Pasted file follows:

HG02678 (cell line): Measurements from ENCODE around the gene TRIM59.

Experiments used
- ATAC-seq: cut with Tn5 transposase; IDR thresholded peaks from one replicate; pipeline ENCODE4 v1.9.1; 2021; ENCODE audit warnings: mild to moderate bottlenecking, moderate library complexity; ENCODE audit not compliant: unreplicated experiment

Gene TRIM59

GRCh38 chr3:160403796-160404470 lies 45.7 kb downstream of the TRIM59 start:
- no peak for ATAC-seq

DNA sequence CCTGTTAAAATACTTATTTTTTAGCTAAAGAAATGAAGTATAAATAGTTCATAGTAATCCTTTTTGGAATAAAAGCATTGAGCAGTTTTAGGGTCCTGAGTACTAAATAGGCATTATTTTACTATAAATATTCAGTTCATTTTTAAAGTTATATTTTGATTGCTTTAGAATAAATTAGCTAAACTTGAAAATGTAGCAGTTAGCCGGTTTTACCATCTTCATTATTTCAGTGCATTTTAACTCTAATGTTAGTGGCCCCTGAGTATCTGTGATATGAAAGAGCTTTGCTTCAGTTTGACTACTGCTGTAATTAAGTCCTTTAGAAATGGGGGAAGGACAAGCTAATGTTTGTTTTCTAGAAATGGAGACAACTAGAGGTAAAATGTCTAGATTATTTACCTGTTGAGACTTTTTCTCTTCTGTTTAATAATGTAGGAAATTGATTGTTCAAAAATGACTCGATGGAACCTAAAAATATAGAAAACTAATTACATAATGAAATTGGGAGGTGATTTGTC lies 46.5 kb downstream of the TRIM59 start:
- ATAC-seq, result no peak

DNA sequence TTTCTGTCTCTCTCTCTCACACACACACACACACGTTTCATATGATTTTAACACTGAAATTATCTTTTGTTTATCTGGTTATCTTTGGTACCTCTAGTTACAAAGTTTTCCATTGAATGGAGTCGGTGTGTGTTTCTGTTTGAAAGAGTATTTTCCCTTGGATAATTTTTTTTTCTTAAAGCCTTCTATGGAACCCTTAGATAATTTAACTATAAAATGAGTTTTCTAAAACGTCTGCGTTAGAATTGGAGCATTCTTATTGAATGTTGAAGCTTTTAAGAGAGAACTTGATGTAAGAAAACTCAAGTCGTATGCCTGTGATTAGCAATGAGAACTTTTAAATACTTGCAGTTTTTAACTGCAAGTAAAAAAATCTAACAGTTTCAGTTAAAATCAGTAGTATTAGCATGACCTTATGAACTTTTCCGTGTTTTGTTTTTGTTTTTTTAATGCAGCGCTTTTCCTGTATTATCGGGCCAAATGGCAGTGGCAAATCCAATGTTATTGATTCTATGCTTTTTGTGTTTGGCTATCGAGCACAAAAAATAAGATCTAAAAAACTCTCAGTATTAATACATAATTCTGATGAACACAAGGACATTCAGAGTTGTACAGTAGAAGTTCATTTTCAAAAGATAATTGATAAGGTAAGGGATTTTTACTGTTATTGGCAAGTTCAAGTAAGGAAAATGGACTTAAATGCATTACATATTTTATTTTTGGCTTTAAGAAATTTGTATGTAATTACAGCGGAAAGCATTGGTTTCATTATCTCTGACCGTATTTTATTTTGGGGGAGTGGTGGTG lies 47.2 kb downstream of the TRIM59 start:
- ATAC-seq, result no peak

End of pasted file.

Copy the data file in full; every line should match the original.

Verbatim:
HG02678 (cell line): Measurements from ENCODE around the gene TRIM59.

Experiments used
- ATAC-seq: cut with Tn5 transposase; IDR thresholded peaks from one replicate; pipeline ENCODE4 v1.9.1; 2021; ENCODE audit warnings: mild to moderate bottlenecking, moderate library complexity; ENCODE audit not compliant: unreplicated experiment

Gene TRIM59

GRCh38 chr3:160403796-160404470 lies 45.7 kb downstream of the TRIM59 start:
- no peak for ATAC-seq

DNA sequence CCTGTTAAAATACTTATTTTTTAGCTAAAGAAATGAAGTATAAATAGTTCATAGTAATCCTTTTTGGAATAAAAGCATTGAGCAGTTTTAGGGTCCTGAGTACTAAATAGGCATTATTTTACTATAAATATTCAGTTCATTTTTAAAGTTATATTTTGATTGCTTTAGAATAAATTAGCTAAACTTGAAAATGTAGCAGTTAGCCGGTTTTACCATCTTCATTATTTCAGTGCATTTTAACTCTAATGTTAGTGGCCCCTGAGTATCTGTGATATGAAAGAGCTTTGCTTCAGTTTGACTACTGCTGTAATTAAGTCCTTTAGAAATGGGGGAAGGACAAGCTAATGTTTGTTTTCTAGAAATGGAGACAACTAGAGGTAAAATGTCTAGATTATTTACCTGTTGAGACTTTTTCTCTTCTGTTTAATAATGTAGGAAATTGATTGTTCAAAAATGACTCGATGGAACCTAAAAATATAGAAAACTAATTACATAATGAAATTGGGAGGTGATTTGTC lies 46.5 kb downstream of the TRIM59 start:
- ATAC-seq, result no peak

DNA sequence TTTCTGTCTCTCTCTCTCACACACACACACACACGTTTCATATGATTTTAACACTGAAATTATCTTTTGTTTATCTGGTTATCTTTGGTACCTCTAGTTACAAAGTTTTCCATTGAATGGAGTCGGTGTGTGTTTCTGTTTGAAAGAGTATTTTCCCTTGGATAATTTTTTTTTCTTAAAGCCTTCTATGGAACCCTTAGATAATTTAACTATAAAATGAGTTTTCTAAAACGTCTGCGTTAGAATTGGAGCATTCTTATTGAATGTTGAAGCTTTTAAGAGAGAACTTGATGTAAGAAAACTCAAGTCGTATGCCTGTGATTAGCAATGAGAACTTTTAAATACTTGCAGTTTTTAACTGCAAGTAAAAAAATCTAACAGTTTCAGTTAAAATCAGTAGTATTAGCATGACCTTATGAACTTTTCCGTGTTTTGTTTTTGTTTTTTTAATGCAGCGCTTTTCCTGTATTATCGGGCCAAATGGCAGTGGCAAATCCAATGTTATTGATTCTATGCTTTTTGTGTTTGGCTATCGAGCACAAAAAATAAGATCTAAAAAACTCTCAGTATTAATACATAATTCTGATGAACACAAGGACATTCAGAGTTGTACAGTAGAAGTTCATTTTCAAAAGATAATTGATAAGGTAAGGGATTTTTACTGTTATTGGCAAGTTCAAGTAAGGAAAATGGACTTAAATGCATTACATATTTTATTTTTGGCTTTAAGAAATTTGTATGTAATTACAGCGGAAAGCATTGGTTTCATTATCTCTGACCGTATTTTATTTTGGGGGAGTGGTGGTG lies 47.2 kb downstream of the TRIM59 start:
- ATAC-seq, result no peak